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Malanda, QLD Australia
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It was a nice take-off for sure, I just thought the climb rate was a bit nerve-wracking! Having just watched another 9 taking off I think the pilot must have been holding it down for some reason though.
Should be interesting to try replicating the long ground run with the model...

Cheers
Rich
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Old Oct 05, 2012, 03:53 AM
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Malanda, QLD Australia
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I bolted up the spinner for a test-run. No problems- I wasn't expecting anything drastic but the screws that retain the spinner are 12mm from the centre and they could easily cause some vibration.

Next up are the wheel covers. I can make them from balsa but I may turn a master and try vac-forming them since 4 identical parts are needed. The plane I've chosen to replicate had exposed wire wheels but at this stage, after 9 months (sorry Pete!), I'm taking the easiest way out!
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Old Oct 05, 2012, 11:45 PM
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Malanda, QLD Australia
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The wheel covers aren't going so well so I had a go at the cowl humps instead.
It would have made sense to build them in when the cowl was being carved but at the time I was entertaining ideas of making them from sheet plastic.

Very simple, bits of 6.5m balsa sanded to fit on the cowl and faired in with lightweight filler.
I could have waited to post a photo of the finished humps but there's nothing else to do while I wait 20 minutes between applications of filler!
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Old Oct 12, 2012, 02:38 AM
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Malanda, QLD Australia
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Painting is underway and the wheels are more or less done. They are covered in tissue, doped until I got sick of it (about 5 coats I would think) and painted with Humbrol MetalCote 'polished aluminium'. Pretty good stuff this, it's fairly tough and can be buffed a bit to bring out the shine.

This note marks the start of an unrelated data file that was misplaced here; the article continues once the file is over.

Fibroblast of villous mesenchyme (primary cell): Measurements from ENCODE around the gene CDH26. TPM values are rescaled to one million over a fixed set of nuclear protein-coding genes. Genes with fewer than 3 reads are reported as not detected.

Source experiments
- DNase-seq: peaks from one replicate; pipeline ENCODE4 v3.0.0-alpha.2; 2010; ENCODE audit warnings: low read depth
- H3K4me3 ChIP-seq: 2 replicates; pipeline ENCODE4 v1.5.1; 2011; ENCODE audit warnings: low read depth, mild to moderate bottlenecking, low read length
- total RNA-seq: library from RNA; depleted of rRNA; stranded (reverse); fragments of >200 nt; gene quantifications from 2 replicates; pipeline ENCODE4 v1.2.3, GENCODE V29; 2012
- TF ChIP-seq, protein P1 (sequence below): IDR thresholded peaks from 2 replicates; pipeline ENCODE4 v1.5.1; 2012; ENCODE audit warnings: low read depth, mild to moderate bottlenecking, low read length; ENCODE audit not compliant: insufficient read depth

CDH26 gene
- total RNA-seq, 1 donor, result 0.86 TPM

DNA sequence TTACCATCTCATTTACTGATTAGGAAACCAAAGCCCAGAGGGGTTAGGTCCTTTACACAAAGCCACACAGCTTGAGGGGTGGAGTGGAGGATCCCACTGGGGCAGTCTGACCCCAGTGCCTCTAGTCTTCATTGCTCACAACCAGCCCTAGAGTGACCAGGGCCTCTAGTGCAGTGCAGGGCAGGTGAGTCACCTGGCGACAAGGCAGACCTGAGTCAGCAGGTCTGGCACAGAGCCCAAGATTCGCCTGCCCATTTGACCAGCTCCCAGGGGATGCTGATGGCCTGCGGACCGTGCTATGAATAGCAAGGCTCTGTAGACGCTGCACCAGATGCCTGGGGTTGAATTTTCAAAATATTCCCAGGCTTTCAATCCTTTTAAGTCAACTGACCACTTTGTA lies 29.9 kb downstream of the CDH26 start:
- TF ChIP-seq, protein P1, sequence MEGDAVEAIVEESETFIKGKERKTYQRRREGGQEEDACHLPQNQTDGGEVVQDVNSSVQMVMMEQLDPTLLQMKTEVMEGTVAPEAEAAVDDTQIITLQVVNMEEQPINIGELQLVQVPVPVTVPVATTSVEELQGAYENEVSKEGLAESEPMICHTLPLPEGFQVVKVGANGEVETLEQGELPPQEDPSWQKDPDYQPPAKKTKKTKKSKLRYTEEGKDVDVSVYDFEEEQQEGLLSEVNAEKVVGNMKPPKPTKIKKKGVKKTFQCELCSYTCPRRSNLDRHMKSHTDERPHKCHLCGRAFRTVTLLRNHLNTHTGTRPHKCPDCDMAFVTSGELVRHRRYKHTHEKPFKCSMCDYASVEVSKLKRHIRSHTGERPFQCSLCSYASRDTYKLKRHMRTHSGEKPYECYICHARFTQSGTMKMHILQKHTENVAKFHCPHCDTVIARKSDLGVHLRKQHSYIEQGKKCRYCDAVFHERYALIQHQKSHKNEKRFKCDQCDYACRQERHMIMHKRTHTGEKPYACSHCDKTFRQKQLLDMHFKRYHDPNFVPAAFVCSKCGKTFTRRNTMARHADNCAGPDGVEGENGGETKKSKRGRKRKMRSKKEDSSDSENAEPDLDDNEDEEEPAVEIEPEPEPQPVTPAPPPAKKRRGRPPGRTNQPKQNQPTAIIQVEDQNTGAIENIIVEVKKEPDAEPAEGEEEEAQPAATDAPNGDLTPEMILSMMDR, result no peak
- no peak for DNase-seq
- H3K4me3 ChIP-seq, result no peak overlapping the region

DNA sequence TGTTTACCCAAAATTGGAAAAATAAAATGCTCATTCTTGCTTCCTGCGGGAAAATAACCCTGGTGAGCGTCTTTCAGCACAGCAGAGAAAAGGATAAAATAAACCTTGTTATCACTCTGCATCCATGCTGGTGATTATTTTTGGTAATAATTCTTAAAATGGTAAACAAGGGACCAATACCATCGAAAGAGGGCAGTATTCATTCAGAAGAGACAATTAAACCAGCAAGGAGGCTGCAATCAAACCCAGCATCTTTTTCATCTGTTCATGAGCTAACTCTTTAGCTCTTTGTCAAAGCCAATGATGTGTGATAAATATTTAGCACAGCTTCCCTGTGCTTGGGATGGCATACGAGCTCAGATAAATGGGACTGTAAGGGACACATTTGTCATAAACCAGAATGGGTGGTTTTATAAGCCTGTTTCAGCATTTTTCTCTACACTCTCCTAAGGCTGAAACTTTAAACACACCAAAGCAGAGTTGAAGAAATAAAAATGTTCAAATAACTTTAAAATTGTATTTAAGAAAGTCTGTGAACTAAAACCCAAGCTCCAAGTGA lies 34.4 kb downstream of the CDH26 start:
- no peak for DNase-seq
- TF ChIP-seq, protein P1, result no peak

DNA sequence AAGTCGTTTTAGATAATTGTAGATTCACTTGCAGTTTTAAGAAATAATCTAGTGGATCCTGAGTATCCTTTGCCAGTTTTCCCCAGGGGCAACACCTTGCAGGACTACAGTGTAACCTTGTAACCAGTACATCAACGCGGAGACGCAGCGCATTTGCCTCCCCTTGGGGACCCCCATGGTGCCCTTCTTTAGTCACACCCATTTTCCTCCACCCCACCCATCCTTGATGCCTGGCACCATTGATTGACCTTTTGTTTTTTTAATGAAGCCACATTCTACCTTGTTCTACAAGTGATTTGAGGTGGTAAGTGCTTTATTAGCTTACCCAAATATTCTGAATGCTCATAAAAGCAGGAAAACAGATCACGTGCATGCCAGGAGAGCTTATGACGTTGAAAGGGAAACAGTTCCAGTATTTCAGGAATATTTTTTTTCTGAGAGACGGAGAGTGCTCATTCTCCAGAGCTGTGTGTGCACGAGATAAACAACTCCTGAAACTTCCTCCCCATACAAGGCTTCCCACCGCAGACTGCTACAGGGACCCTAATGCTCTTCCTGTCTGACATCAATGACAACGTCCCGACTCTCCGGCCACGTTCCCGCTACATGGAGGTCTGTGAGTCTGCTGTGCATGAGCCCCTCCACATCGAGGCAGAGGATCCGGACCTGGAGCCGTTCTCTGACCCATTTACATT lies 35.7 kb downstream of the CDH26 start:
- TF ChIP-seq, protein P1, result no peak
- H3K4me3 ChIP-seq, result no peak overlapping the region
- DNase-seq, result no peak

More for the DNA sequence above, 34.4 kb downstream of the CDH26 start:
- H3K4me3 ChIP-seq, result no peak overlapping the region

The idea was to have some contrast between the aluminium wheels and the silver doped fabric on the airframe. I think it worked out OK. The rest of the airframe is painted silver but another coat is needed on the top wing. It could have used a couple more coats of dope to get a really smooth surface but I was starting to think about the weight.
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Old Oct 13, 2012, 09:53 PM
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Malanda, QLD Australia
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Here's the fuselage painted. There's just a bit of brush-painting to do on the struts.
The wings are getting yet another coat of silver, hopefully the last!
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Old Oct 18, 2012, 07:30 PM
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Malanda, QLD Australia
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A photo and some stats- I love stats even if they're fairly useless!

First the photo. The radiator is glued in place because it's trapped on its mounting by the top wing. The big pipe is wrapped with paper masking tape for the rubber section, the small one is a piece of soft brass tube with pieces of black heat-shrink tube to represent the rubber hoses. It's heavy but I tried plastic tube and it just didn't work out.The hose clamps are 18A fuse wire. The brass paint on the radiator seems a bit bright but it matches the brass pipe very closely so it's got to be right, hasn't it!

Everything is painted and the servos are all in the model so I had a weigh-in to prepare me for any bad news at the ready-to-fly stage...

The painted airframe with servos but no other equipment weighs 323g.

If I add the motor, Rx, ESC and battery the weight comes to 558g (19.7oz). Allowing for some extra details, control cables, and maybe a bit of nose-weight for balance I hope to bring it in under 600g.
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Old Oct 18, 2012, 11:52 PM
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Looks great bud, nice weight too. should float along nicely

Cheers
Craig
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Old Oct 19, 2012, 04:23 AM
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Malanda, QLD Australia
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Hi Craig, thanks! I'm trying to get a balance between detail and a nice paint job on one hand, and weight on the other.

Not much left to do- the engine is just about done but it needs painting, and I haven't started on the exhausts yet. The windscreen on the front cockpit must be fitted before the top wing goes on so I'm working on that now.

Looking at photos it seems the Waco 9 windscreens were simply curved pieces of Perspex attached with three brackets. Seems like the easiest way to attach the screens and make it look scale is to do the same. I've made up some brackets from brass shim and glued them to a piece of clear plastic with canopy glue. That seems to be almost strong enough but I'll be drilling them and gluing something, maybe cut-off pins, through to make them stronger still.

So far I've only done a test piece. It's taking time but the results are worth it. Nothing looks less convincing than a windscreen with no visible means of support!